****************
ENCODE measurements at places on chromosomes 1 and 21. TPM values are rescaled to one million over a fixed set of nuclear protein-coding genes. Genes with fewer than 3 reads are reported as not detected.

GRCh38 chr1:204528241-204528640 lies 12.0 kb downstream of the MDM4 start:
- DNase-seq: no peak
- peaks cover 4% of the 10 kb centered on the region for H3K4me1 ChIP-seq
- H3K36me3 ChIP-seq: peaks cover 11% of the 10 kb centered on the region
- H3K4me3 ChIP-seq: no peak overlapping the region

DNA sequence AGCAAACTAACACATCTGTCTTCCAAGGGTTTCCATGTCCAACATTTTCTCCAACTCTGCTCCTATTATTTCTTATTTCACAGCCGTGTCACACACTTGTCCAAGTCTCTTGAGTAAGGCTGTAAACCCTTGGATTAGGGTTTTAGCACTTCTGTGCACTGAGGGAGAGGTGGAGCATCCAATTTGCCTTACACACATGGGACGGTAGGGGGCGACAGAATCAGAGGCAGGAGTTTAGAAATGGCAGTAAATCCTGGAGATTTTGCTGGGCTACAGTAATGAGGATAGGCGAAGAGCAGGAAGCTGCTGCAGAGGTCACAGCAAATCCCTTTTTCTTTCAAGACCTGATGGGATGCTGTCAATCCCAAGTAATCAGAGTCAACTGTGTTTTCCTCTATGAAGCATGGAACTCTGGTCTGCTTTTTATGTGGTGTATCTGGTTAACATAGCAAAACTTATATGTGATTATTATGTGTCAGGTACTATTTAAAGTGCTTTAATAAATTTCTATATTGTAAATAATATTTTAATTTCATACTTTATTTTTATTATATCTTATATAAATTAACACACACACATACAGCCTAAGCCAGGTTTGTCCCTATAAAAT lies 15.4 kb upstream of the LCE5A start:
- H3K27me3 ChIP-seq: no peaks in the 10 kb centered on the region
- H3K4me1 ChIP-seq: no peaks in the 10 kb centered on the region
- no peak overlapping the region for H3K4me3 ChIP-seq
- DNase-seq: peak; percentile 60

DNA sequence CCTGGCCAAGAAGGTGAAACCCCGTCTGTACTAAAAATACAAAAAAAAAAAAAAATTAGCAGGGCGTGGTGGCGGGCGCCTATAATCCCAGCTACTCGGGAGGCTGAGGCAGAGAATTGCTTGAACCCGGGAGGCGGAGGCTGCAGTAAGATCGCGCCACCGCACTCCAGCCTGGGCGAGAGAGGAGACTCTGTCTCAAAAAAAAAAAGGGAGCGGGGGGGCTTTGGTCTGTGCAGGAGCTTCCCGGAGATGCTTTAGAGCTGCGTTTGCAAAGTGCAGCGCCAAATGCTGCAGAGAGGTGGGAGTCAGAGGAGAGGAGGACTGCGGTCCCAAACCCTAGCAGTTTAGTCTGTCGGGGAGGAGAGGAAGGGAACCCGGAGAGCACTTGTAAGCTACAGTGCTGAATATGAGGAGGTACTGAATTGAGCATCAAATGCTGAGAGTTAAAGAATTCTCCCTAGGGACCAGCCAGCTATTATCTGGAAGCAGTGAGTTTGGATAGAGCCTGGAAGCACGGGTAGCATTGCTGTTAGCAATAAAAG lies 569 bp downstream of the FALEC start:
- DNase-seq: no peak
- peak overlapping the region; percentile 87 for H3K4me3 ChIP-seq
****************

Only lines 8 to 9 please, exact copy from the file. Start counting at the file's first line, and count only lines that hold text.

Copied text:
- H3K27me3 ChIP-seq: no peaks in the 10 kb centered on the region
- H3K4me1 ChIP-seq: no peaks in the 10 kb centered on the region